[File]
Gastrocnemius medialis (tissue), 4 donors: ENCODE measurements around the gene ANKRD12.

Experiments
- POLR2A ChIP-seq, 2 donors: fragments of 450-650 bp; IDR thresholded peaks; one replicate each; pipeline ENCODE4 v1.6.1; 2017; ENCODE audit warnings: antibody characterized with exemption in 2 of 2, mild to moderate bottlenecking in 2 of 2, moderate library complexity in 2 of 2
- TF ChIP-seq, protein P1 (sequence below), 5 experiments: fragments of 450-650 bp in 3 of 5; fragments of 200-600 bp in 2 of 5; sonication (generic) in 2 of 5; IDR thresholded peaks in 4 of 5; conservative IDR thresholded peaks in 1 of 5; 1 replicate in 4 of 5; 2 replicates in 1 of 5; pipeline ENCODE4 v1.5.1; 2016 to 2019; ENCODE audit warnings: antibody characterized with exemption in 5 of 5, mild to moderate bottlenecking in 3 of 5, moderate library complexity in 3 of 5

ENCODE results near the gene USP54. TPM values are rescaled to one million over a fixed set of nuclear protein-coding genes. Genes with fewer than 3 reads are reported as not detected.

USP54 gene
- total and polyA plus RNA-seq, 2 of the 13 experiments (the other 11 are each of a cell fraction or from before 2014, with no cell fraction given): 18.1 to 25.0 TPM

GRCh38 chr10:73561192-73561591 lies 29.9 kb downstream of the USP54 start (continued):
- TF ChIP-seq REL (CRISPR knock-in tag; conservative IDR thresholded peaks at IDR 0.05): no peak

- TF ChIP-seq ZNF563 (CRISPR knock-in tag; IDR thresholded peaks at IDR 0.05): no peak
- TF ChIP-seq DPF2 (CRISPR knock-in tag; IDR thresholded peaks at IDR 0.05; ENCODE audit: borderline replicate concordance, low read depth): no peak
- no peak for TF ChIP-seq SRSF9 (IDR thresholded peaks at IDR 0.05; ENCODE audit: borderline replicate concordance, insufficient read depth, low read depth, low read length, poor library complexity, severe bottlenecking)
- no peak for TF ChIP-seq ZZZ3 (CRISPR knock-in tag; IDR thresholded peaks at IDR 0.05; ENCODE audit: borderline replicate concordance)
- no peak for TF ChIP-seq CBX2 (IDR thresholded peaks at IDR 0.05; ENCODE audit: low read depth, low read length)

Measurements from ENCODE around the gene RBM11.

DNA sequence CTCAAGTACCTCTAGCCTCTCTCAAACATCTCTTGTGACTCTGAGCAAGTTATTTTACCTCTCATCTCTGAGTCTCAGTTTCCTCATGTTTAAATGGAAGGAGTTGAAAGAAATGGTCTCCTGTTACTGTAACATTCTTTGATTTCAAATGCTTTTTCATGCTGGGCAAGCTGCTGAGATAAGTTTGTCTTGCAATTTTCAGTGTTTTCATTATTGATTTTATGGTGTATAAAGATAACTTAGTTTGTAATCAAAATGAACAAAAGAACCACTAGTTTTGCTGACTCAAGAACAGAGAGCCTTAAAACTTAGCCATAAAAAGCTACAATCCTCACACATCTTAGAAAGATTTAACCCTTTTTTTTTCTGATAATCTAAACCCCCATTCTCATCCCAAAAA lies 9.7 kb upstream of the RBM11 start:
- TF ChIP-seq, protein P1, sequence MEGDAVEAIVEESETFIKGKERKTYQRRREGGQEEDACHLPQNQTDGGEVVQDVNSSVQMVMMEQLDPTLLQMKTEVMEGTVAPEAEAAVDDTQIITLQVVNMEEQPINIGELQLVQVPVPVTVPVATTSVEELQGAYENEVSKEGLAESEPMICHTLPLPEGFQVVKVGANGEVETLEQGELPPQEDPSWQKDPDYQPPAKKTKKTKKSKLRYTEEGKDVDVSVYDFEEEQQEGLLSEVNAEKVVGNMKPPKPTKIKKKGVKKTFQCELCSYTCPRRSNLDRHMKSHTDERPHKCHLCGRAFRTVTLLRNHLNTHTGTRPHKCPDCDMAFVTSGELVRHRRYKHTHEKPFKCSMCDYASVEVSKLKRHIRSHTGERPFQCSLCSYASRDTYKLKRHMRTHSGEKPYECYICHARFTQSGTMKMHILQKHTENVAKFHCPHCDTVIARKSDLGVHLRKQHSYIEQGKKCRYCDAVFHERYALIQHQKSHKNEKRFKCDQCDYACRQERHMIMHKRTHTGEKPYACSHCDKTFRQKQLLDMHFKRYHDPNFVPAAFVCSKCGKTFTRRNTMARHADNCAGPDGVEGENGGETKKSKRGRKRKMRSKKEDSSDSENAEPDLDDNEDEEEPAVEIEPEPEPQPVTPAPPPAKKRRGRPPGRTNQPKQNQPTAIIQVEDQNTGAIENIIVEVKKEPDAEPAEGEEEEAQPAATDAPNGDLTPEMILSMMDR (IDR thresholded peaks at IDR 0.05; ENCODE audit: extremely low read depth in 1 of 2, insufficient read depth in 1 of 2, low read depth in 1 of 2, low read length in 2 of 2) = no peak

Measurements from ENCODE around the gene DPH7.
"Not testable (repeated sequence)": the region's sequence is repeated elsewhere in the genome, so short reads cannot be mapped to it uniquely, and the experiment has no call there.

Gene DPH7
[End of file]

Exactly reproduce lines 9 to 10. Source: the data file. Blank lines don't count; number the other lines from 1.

- TF ChIP-seq REL (CRISPR knock-in tag; conservative IDR thresholded peaks at IDR 0.05): no peak

- TF ChIP-seq ZNF563 (CRISPR knock-in tag; IDR thresholded peaks at IDR 0.05): no peak